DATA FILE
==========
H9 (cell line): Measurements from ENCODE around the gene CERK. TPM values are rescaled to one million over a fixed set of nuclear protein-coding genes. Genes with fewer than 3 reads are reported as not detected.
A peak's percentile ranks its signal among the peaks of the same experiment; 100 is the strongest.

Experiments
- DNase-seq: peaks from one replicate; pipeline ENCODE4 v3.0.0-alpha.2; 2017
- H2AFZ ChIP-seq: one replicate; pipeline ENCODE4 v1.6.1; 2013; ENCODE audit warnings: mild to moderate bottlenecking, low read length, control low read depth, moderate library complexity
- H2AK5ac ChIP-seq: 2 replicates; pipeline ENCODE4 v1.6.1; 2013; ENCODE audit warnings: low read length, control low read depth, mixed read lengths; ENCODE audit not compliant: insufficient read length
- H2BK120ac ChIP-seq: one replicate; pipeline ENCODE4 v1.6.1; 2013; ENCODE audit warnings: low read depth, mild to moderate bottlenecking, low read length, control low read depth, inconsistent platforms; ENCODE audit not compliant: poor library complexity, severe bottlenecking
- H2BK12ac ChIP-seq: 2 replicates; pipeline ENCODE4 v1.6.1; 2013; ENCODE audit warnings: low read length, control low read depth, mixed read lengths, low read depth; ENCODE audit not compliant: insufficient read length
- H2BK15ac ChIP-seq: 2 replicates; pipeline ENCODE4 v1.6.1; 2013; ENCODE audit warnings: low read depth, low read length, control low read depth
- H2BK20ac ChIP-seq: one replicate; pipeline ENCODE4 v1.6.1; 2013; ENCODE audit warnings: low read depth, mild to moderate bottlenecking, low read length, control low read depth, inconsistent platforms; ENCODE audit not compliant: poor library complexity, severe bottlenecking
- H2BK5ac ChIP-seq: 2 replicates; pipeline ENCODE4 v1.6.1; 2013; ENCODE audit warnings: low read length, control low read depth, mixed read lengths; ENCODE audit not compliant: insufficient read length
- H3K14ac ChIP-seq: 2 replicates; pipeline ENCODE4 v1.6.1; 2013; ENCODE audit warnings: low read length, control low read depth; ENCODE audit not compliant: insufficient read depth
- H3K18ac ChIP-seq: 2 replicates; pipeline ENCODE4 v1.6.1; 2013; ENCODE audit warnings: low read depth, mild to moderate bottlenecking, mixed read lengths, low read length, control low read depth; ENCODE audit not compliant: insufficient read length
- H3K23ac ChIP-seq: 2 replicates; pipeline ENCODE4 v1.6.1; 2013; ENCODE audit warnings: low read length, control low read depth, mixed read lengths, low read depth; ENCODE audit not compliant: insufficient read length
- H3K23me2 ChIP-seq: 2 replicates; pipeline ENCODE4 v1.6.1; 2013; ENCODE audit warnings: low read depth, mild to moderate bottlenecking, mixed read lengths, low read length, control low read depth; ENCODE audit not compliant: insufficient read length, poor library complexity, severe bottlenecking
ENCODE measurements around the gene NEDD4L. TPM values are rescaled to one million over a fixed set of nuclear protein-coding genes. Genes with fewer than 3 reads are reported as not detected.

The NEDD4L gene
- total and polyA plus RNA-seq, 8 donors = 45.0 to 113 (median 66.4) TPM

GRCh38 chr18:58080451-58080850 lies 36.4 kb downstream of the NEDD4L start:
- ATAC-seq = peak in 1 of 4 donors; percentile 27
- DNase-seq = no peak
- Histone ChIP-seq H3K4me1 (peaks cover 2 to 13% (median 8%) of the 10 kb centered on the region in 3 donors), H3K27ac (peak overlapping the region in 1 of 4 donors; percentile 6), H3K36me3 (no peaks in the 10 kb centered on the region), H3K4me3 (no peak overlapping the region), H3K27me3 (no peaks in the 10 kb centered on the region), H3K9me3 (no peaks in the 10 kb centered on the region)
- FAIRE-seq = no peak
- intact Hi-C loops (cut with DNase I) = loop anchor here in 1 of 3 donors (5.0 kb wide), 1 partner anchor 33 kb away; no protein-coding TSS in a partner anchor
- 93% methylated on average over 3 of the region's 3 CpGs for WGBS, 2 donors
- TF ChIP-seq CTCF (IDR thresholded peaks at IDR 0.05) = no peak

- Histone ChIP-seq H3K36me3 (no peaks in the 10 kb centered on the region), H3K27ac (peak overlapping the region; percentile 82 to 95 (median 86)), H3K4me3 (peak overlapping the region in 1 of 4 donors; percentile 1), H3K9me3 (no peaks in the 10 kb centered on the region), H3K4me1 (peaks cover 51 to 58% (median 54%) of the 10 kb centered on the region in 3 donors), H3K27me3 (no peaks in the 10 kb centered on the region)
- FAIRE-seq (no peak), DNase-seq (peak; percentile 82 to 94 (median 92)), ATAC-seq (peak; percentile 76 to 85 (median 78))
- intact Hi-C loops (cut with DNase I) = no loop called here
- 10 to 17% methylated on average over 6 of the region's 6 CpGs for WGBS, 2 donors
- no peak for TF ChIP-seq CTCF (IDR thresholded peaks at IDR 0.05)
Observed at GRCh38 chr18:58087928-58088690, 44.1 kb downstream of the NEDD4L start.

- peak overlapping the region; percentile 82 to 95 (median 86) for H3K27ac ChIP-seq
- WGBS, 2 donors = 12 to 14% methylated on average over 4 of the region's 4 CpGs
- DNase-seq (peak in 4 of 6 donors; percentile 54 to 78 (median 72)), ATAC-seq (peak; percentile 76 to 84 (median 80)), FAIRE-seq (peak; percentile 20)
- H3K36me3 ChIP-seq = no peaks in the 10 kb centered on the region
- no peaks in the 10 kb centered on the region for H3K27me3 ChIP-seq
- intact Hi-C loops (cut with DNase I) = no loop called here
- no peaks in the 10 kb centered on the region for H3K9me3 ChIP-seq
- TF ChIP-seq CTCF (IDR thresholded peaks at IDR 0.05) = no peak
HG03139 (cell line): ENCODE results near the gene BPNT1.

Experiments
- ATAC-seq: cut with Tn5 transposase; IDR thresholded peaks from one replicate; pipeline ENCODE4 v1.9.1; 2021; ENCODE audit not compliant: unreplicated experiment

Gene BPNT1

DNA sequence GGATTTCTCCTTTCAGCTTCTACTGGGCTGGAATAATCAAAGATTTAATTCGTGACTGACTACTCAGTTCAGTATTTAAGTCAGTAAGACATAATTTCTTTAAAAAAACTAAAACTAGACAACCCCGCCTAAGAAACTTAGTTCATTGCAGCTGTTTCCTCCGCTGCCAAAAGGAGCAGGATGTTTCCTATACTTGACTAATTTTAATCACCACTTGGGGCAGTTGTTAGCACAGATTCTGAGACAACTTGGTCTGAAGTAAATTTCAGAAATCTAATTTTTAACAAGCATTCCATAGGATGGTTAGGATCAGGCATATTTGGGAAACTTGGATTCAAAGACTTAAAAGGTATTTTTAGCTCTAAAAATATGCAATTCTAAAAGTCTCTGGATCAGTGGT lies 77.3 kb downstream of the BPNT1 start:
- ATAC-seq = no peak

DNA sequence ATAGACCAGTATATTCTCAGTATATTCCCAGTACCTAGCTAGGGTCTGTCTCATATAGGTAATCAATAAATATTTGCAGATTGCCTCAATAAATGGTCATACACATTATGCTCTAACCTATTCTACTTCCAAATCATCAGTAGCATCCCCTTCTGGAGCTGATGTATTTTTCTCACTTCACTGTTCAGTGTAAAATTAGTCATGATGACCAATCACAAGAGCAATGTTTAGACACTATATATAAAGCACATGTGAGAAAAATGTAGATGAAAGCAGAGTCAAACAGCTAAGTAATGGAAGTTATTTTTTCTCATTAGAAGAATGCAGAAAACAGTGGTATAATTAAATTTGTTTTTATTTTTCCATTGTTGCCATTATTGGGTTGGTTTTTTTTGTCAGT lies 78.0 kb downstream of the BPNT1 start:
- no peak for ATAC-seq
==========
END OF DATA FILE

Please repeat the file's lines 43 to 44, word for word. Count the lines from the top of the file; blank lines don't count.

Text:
- ATAC-seq: cut with Tn5 transposase; IDR thresholded peaks from one replicate; pipeline ENCODE4 v1.9.1; 2021; ENCODE audit not compliant: unreplicated experiment

Gene BPNT1